NEW YORK (AP) -- Stock indexes shuffled lower on Wall Street Wednesday, pulling a bit further off their record heights.
The S&P 500 fell 12.23 points, or 0.3%, to 4,688.67 after earlier drifting between a tiny gain and a 0.4% decline. It's sitting just 13.03 points below its all-time high set a week and a half ago.
The Dow Jones Industrial Average sank 211.17, or 0.6%, to 35,931.05, and the Nasdaq composite lost 52.28, or 0.3%, to 15,921.57.
A 4.7% drop for Visa was one of the heaviest weights on the market. It fell after Amazon said it would no longer accept U.K.-issued Visa credit cards amid a dispute about fees.
The majority of stocks in the S&P 500 also sank, while the smaller stocks in the Russell 2000 index dropped even more, down 1.2%. But gains for some heavyweight stocks helped soften the losses. Apple rose 1.6%, and Tesla climbed 3.3%. Because they're two of the biggest stocks on Wall Street by market value, their movements carry extra weight on the S&P 500.
Yields in the U.S. government bond market, center of some of Wall Street's most turbulent action recently, pulled back following a week of big gains. The yield on the 10-year Treasury dropped to 1.59% from 1.63% late Wednesday.
Shorter-term yields also eased back, giving up a portion of their own recent surge. Last week, hotter-than-expected inflation across the economy pushed investors to move up their expectations for when the Federal Reserve would raise interest rates off their record lows.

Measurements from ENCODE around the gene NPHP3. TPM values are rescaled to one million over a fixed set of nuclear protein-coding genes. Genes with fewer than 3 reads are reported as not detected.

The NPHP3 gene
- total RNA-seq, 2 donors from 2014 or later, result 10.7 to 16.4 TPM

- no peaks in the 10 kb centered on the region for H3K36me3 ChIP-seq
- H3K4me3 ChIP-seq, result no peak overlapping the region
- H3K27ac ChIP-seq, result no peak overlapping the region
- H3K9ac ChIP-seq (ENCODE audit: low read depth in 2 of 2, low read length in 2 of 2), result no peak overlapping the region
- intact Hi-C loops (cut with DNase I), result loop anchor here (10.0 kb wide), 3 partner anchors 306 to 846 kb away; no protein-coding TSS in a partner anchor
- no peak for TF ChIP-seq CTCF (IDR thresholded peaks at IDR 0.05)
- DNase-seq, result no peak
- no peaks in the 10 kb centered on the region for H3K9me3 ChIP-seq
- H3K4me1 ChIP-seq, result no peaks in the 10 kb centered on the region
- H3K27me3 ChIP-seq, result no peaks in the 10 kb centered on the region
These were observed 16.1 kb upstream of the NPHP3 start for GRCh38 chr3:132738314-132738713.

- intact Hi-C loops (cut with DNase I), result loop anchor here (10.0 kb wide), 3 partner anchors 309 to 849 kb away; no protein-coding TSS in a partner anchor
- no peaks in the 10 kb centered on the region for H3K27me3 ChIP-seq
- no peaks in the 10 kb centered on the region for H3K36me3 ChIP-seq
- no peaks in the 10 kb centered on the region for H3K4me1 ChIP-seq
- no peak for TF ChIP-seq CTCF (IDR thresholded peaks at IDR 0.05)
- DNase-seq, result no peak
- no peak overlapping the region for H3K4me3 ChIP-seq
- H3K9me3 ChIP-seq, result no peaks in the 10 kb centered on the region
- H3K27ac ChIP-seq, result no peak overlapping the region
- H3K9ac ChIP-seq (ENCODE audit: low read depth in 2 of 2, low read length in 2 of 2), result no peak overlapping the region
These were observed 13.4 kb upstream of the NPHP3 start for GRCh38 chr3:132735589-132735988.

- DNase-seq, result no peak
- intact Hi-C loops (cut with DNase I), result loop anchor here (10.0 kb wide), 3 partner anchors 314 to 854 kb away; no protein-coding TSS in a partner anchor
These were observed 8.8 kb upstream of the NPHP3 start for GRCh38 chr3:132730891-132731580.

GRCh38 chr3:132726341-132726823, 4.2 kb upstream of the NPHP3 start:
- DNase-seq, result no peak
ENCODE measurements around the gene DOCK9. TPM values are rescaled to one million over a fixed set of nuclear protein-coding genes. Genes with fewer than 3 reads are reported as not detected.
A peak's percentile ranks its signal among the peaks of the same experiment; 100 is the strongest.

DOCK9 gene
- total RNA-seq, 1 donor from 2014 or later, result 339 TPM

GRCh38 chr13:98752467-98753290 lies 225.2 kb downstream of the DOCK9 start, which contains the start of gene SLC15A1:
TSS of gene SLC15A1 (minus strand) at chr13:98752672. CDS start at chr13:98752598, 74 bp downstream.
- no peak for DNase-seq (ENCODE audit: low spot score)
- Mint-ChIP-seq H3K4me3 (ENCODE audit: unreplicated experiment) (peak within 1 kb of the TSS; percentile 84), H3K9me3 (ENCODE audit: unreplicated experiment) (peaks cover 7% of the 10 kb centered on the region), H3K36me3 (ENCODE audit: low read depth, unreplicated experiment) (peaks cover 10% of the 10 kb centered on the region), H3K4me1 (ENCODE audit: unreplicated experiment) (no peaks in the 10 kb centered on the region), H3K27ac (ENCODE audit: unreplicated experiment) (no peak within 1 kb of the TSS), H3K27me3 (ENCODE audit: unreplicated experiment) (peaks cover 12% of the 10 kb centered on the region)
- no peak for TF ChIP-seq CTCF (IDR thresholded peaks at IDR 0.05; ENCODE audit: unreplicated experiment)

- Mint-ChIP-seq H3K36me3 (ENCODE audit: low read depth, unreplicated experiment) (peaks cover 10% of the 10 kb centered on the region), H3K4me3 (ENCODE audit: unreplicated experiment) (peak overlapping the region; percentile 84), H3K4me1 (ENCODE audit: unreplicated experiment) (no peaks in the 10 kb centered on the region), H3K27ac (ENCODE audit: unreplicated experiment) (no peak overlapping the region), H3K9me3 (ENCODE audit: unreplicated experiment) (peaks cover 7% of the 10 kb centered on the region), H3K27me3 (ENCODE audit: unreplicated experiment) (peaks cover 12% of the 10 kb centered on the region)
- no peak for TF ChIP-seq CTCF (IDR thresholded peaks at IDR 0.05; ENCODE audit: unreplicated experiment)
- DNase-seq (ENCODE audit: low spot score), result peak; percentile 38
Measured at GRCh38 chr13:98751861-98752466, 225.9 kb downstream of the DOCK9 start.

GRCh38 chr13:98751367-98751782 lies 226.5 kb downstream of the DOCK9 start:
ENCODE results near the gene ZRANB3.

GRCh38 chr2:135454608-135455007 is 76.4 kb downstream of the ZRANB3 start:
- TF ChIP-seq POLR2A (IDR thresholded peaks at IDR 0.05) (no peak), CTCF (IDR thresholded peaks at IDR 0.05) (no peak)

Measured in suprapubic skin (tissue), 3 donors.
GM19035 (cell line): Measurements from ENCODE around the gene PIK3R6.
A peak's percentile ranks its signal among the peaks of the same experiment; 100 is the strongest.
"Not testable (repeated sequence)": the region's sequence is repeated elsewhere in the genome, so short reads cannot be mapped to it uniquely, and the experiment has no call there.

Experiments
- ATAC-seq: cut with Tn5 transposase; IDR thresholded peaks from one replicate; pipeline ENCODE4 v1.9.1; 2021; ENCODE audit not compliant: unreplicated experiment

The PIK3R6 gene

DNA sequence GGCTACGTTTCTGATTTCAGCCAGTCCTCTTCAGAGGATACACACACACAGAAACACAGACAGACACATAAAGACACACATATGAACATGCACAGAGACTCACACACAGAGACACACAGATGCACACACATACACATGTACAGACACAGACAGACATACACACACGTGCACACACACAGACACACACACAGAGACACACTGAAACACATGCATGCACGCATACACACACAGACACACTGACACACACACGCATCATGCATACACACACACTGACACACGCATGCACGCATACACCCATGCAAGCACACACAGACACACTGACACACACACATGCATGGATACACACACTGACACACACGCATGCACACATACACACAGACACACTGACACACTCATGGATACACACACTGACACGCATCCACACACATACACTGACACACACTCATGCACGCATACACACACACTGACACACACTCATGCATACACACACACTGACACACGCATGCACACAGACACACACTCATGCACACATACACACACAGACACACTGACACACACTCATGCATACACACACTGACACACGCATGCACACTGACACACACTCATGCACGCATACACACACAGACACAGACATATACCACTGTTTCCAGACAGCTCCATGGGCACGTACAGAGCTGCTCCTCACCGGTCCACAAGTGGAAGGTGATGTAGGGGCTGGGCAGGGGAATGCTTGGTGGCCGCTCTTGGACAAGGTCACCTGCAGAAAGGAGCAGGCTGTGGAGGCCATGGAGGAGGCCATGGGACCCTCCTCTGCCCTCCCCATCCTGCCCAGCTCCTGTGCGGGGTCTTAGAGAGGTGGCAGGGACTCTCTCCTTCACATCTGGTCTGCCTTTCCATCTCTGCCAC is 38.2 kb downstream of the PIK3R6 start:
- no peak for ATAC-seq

Stocks have been powering mostly higher over the last month as companies have widely reported much stronger profits for the summer than analysts expected. Several big retailers joined the parade on Wednesday, including Lowe's, Target and TJX, which runs the T.J. Maxx and Marshalls stores. But the stock market's reaction wasn't uniform.
TJX rose 5.8% after reporting stronger revenue and earnings for the latest quarter than expected. Home improvement retailer Lowe's inched up 0.4% as it raised its revenue forecast for the year following strong third-quarter financial results.
But Target fell 4.7% even though it also reported better earnings than expected. The company said it made less profit off each $1 in sales during the quarter, versus a year earlier, as it got squeezed by higher merchandise and supply-chain costs, among other things.
Such pressures -- and how much they hit companies' bottom lines -- are under the microscope as relatively high inflation continues to sweep the world. Many companies have warned their profit margins could suffer due to supply-chain problems and higher costs for everything from workers' wages to raw materials.
A report on the housing market showed some of those pressures. Builders broke ground on fewer homes last month than in September, contrary to economists' expectations for growth. That could be an indication that supply shortages and higher costs are slowing the industry. But the number of building permits also rose by more than expected, perhaps showing that homebuilders see those pressures eventually easing.